Home Sports Security cover for Test series was relatively relaxed: Dilshan

Security cover for Test series was relatively relaxed: Dilshan

By P. Karunakharan, IANS,

Colombo : Sri Lankan batsman Tillakaratne Dilshan, who narrowly escaped the Lahore terror attack, said Wednesday that the security cover for the two-match Test series was relatively relaxed when compared to the one-dayers.

Dilshan paid a tribute to the Pakistani bus driver for virtually saving the lives of all the cricketers bravely, as terrorists attacked the team bus with rocket launchers, grenades and gunfire in the heart of Lahore while the players were on their way to the Gaddafi Stadium for the third day’s play in the second Test. Six policemen were killed. Six Sri Lankan cricketers and their assistant coach were injured.

“I think that security arrangement for the Test tour was relatively relaxed when compared to the three-match ODI series. There was a massive security cover for the ODIs, but I think they would have never expected such attacks on cricketers,” Dilshan told reporters as he hugged his little-son seconds after disembarking from a chartered Sri Lankan Airlines jet.

Emotionally moved players and their relatives hugged one another as the 25-member tour party returned to the country in the early hours of Wednesday after abandoning the tour.

Dilshan, who scored a blistering century just the day before, said that the bus they were travelling with the security back-up vehicles was just 500-600 metres short of the stadium when the gunmen unleashed their well-planned attack.

“The driver in a state of shock stopped the bus for a couple of minutes as the bullets started hitting the windscreen few inches above his head. I shouted ‘drive fast, drive fast’ as the gunmen started spraying bullets targeting the bus continuously,” he recalled.

“If not for the heroic deeds of the driver, things would have been totally different,” Dilshan said.

Reflecting the same sentiments, Sri Lanka’s outgoing cricket captain Mahela Jayawardene said that the team was “really fortunate to have returned home alive without any serious injuries” given the magnitude of danger that the team had gone through during the targeted attack.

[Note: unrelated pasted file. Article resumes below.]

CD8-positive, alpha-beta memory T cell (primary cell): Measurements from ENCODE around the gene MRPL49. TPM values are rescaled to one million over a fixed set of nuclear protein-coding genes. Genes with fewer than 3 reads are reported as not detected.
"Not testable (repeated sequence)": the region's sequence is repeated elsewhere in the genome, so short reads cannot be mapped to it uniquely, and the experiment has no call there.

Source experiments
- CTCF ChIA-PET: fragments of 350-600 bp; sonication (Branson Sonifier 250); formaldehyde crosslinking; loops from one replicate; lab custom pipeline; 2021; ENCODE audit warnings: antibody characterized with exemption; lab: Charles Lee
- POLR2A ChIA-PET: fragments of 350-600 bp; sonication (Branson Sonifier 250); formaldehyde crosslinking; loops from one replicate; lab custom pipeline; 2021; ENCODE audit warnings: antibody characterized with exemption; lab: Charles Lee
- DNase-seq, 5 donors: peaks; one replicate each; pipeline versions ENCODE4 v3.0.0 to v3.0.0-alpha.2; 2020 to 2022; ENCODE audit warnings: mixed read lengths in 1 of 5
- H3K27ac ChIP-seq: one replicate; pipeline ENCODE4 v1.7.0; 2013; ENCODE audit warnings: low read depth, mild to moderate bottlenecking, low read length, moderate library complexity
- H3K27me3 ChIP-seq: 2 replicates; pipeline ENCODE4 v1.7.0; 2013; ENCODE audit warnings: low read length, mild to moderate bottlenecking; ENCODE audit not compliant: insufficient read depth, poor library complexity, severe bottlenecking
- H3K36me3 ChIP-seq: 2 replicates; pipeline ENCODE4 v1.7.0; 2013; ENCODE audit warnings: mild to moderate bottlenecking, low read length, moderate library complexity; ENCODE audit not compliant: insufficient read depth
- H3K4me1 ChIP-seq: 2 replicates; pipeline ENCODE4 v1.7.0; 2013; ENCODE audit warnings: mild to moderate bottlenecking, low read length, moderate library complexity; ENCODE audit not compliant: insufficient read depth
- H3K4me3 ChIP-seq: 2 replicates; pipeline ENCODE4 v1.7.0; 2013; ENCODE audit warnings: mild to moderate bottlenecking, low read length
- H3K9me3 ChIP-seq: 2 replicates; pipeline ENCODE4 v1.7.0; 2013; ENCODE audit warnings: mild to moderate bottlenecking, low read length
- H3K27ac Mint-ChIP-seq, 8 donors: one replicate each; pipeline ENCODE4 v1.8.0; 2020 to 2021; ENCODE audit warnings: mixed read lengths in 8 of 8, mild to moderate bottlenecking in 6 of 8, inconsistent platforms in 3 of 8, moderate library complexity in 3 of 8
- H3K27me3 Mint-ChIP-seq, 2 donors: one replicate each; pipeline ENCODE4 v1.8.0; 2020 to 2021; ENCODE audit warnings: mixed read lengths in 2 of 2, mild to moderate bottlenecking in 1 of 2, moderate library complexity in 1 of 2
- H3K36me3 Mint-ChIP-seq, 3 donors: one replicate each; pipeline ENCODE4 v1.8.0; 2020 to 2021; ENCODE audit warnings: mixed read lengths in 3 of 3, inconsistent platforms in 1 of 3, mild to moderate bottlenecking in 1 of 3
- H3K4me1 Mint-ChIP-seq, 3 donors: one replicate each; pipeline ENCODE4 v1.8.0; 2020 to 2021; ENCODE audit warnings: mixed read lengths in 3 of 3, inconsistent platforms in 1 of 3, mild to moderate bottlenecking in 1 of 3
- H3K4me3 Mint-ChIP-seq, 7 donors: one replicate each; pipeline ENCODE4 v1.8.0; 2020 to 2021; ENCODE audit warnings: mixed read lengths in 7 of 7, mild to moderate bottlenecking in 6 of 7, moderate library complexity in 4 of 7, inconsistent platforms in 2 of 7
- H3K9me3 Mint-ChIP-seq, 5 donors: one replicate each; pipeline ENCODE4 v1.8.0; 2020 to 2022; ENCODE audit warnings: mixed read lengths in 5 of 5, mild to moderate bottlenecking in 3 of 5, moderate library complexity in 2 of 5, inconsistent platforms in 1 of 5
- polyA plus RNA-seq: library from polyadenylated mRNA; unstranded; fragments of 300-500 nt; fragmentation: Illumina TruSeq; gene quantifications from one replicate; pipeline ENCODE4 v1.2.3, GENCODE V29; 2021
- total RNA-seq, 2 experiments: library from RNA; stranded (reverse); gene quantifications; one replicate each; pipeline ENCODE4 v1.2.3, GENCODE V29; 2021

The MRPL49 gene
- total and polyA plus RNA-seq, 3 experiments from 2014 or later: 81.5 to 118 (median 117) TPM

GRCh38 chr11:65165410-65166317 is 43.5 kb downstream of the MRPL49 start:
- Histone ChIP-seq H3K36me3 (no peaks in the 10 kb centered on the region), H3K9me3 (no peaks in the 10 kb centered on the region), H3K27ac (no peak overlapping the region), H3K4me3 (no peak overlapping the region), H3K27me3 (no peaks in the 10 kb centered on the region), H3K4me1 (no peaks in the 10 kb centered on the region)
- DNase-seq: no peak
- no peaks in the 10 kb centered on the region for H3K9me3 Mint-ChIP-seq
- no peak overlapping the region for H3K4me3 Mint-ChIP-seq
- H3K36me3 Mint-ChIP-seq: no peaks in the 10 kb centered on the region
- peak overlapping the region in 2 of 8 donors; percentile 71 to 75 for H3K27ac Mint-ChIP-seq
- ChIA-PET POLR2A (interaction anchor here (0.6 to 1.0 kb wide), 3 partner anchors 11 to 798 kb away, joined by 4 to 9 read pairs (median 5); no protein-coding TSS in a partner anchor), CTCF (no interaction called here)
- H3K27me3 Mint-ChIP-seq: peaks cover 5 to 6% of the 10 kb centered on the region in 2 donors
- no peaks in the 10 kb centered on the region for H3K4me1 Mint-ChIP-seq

“There were no life threatening injuries to any of our players, but they have been psychologically hit. Hopefully, reuniting with their family members would heal them faster,” he said.

Paying tribute to the Pakistani police officials “for sacrificing their lives only to save the lives of our cricketers”, Jayawardene said that the bus “driver was the real hero here”.

“For about 20-25 minutes, I thought I would never be able to return to Sri Lanka alive. We were helpless and were just hiding behind the seats even as the bullets were being fired and the players getting injured,” said Jayawardene, who had earlier expressed his desire to finish his career as skipper on a winning note.

Having been brought up in a background of explosions and terrorist attacks in the island nation for the past three decades, he said it was due to “natural instincts” that the players knew that they had to take cover behind the seats and lie on the floor.

“I am a Buddhist by religion and I think we have done some merit in our previous births to have escaped with minor injuries. We want some time now to be with our families to get rid of this nightmare,” he said, adding that it was too early to comment on future tours to Pakistan.

All the Sri Lankan newspapers were filled with the news and photographs of the Lahore mayhem. The state-run Daily News had its front page in black with big red letters saying “Lahore terror attacks SL cricket”.

“The attack cast another dark cloud over Pakistan cricket which has been reeling from a string of cancelled tours and tournaments,” it said, highlighting that the fears of attacks by militants linked to Al Qaeda have caused many teams either to postpone or cancel their tours to Pakistan in recent years.